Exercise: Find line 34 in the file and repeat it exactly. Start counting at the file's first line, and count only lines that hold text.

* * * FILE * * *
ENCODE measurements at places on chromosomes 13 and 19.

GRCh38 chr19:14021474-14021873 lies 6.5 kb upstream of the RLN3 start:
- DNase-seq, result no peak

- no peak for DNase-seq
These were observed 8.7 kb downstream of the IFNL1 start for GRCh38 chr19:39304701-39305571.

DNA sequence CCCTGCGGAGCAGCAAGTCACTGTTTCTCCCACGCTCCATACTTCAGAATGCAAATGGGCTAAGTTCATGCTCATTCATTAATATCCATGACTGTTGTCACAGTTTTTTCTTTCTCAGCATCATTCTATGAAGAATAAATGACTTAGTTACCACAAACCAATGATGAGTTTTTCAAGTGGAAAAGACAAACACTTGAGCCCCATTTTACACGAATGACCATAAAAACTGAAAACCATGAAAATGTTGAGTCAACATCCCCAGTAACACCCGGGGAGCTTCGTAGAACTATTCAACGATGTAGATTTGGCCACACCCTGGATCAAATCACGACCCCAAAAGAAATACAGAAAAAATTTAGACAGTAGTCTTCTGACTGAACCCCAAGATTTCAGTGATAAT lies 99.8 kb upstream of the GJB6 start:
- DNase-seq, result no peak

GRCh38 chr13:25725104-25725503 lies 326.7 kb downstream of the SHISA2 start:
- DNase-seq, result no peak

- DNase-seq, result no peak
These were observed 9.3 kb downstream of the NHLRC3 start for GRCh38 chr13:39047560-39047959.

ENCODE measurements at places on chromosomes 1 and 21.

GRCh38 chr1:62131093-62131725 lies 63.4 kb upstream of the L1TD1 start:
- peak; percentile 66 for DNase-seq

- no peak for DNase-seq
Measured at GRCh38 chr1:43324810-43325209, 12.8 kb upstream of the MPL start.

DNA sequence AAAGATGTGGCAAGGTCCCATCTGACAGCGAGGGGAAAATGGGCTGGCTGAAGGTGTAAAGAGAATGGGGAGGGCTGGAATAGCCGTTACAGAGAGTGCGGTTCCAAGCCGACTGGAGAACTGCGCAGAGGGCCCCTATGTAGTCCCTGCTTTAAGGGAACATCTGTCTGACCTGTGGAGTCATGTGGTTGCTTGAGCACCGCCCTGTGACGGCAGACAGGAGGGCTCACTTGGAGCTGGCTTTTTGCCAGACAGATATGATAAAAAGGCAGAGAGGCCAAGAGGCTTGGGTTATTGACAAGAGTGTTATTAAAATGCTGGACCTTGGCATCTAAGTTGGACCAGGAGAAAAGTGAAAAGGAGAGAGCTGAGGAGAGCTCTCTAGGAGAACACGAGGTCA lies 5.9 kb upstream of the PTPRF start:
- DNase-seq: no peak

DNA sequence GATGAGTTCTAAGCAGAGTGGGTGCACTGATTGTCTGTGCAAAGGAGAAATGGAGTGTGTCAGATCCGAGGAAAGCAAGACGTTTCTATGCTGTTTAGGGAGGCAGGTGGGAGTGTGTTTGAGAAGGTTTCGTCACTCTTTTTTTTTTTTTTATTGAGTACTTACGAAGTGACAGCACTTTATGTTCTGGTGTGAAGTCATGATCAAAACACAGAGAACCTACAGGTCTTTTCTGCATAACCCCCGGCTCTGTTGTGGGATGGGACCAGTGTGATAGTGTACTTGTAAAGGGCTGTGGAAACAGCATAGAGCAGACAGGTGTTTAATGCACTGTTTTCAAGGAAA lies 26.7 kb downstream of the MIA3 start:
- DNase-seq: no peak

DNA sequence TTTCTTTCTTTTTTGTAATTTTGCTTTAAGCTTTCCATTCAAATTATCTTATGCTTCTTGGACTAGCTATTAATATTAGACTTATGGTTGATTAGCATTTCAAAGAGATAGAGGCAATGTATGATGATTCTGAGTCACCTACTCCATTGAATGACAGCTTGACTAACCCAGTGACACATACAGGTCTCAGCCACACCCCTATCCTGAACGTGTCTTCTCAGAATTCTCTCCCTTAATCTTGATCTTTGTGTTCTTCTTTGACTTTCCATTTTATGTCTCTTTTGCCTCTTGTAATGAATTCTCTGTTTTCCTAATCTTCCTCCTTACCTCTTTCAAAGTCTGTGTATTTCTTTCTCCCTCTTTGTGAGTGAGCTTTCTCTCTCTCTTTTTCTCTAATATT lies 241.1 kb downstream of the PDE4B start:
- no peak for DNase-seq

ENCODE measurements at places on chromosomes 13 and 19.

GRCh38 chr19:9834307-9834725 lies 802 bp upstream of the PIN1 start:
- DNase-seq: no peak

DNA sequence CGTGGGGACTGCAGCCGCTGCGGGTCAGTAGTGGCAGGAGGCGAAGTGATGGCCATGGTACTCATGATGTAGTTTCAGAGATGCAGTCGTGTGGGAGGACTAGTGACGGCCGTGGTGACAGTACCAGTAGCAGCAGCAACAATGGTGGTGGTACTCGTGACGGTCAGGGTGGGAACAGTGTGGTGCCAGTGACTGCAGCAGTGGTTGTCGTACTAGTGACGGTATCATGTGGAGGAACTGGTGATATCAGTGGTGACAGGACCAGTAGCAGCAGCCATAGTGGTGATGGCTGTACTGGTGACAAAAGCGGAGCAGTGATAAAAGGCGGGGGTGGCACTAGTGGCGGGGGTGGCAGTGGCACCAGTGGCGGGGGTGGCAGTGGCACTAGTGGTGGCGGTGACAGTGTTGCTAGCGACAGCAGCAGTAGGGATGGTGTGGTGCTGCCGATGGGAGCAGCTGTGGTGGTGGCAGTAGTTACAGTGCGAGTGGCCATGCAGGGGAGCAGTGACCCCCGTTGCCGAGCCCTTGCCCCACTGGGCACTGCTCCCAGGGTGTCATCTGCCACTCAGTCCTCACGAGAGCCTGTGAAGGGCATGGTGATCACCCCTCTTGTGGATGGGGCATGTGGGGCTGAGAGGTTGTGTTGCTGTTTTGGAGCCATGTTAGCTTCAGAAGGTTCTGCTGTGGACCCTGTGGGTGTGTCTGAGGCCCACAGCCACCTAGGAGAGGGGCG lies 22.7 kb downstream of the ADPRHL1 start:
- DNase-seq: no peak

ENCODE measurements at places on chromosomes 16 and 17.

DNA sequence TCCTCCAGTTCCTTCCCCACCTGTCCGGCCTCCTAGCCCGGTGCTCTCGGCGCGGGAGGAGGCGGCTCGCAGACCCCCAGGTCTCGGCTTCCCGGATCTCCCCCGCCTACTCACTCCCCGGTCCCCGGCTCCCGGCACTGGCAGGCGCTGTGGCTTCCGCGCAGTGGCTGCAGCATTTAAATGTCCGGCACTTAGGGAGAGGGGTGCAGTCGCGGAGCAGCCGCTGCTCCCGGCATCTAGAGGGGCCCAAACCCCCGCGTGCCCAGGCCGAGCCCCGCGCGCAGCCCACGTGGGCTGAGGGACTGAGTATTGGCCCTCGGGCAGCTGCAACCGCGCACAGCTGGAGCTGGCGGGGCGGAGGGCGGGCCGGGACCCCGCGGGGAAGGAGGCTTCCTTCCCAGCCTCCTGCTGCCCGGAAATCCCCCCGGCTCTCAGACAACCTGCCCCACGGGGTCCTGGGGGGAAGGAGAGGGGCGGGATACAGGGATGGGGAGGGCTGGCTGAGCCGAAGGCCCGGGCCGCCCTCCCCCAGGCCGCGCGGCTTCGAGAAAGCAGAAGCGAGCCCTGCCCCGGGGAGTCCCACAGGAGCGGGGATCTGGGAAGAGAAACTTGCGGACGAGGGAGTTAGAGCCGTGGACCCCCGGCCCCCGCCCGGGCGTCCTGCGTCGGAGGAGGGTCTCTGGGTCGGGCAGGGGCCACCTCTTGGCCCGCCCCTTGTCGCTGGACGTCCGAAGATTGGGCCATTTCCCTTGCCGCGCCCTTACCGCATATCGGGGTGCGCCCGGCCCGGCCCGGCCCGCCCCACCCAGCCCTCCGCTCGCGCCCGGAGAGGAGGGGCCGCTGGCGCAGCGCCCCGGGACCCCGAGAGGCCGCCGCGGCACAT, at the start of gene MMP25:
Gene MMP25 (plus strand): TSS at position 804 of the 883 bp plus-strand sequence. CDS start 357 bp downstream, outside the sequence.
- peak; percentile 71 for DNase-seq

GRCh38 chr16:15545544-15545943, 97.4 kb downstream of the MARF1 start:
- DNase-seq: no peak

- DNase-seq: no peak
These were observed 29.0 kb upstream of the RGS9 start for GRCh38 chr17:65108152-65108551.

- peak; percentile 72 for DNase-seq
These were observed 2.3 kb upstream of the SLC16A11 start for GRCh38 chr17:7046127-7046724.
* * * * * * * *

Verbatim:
- DNase-seq: no peak